Yoriz wrote:I don't think you really want 100 people floating around your namespace
I take it this would be a bad thing for me to do..
Why is that?
- It pollutes the namespace. Suddenly you have a lot of variables to deal with. Say you want to examine the namespace to see if specific value are there (e.g. while debugging), now you'll get a massive dict scrolling off the edge of your terminal.
- It is harder to work with. How do you know there are 100 and not 140, or that they're all there? To determine that you'll have to keep examining the namespace (which, in Python, amounts to manipulating a dict anyway).
- Conceptually, those variables are a part of a "collection", so they should actually be a part of a collection. Say you want to do something to all of them (e.g. print them out or write them to a file). Now you have to pass 100 arguments to your output function (or else, *shudder*, have 100 globals). What if you want to add 101st person? Now you have to modify it in a bunch of places; and make sure you modify it in *all* the places -- otherwise you won't get an error, but your code will be subtly wrong (e.g. your output file won't contain the 101st person).
If all your elements are in a collection, you can pass them around as a single variable, you can iterate over all of them (without caring exactly how may there are), you can easily check if an element is already present, etc.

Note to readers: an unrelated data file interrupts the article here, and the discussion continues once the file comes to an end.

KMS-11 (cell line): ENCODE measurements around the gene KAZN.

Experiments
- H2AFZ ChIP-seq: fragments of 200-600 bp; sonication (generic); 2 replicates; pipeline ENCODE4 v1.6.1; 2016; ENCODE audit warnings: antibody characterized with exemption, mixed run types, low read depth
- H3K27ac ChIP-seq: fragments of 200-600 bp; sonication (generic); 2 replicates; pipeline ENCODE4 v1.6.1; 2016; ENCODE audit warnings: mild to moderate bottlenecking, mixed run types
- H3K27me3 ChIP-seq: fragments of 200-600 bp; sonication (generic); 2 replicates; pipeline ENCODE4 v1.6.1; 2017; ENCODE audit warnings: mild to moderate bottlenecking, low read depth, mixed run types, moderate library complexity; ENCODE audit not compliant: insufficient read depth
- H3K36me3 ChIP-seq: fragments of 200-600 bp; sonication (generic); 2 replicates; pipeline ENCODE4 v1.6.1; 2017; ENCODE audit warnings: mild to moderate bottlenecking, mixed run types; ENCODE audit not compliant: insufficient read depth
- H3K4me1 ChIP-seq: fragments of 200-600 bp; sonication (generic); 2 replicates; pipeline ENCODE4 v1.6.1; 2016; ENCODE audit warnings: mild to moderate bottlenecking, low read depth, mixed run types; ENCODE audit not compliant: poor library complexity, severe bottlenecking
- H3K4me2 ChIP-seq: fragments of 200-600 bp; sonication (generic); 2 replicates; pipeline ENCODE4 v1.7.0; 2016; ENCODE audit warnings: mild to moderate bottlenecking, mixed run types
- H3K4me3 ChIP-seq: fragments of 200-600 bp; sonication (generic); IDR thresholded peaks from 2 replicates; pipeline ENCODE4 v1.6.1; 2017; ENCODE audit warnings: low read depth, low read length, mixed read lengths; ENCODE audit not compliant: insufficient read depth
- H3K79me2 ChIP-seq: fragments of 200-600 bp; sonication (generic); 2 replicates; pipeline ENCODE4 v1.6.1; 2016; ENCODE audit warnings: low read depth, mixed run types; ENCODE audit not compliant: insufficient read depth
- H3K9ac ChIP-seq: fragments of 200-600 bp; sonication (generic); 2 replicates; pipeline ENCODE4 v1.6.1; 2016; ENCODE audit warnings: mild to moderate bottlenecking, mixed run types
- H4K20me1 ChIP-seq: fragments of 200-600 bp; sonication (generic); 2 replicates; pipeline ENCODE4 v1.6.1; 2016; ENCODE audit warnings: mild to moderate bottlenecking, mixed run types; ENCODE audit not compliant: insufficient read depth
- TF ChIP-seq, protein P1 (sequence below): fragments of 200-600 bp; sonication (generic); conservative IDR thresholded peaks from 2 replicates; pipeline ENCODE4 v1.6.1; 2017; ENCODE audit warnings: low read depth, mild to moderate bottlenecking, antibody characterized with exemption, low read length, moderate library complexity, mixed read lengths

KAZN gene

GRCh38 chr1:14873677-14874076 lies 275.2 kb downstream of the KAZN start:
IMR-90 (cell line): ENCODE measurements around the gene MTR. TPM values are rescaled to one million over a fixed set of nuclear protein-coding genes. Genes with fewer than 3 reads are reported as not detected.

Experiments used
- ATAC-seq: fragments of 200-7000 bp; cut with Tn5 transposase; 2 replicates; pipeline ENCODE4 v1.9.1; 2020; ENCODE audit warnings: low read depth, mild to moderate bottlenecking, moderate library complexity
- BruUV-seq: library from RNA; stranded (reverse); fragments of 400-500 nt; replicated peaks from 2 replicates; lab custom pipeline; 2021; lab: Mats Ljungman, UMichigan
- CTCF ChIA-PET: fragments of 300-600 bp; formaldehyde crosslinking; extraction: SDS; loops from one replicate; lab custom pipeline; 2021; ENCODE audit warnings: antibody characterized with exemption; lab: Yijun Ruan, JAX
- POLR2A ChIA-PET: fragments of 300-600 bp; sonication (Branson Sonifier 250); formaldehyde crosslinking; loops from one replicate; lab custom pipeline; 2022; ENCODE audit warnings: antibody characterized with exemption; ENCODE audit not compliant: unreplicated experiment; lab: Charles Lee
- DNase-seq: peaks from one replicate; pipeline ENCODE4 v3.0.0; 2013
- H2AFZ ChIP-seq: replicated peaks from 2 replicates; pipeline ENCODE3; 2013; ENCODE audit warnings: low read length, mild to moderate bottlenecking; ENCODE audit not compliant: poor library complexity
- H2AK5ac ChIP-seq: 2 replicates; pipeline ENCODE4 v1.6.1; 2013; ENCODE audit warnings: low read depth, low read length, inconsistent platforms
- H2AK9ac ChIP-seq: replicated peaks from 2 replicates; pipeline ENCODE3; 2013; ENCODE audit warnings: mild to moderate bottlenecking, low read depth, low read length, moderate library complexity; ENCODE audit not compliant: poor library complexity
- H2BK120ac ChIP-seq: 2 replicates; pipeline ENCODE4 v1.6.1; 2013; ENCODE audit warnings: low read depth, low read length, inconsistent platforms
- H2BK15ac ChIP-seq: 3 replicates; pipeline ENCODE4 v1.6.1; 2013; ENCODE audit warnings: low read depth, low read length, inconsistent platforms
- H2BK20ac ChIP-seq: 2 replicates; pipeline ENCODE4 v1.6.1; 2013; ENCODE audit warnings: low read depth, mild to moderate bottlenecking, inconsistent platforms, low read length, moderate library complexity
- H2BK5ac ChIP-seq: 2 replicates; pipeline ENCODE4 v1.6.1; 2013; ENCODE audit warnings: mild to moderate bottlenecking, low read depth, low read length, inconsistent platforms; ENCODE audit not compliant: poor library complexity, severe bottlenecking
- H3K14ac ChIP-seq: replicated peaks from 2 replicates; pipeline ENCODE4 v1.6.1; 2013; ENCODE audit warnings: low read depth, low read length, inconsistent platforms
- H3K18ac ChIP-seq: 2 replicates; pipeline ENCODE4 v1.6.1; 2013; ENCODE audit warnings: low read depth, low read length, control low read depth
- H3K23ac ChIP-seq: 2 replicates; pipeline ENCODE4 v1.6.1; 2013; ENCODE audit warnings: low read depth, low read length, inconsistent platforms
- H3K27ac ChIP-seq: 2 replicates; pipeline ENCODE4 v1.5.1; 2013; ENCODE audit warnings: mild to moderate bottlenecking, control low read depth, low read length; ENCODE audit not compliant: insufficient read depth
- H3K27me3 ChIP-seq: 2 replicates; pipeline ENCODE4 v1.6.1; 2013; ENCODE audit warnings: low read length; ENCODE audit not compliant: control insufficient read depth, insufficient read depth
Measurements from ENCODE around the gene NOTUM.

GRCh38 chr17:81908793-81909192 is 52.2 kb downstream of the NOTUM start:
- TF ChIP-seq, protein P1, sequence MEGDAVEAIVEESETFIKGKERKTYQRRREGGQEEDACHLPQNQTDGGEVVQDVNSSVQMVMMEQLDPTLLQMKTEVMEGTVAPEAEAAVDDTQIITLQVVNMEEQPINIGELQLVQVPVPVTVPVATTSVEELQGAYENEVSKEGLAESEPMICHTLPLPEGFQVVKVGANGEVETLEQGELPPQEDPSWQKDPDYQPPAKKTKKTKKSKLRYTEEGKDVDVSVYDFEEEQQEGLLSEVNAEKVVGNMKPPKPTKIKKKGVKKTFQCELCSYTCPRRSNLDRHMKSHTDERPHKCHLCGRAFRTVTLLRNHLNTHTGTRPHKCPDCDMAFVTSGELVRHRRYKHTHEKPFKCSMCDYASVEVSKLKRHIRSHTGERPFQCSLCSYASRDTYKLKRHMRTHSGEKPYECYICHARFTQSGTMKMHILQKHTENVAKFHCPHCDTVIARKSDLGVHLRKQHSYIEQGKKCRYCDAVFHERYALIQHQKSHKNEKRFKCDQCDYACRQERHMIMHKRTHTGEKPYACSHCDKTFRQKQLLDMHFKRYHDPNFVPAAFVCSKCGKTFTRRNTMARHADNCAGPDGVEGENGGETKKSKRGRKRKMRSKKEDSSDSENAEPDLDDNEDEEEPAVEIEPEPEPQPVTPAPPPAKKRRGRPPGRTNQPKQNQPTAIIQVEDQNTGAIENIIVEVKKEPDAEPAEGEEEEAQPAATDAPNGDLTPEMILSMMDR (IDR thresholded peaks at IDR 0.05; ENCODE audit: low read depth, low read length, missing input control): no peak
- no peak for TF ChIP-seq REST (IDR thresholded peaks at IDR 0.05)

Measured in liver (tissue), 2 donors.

Also, a note about object "names". Variables are external to the objects they refer to. So here
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person1 = Person()
You do not have a Person object called "person1". You have a variable called "person1" that is referring (at this point in the code) to a nameless Person object. If you want your persons to have meaningful names, you should store the name as an attribute of the object itself. If you don't need meaningful names but just need an identifier unique to the person, then all Python objects already have an id which you can access with the built-in id() function (though you almost never need to do that).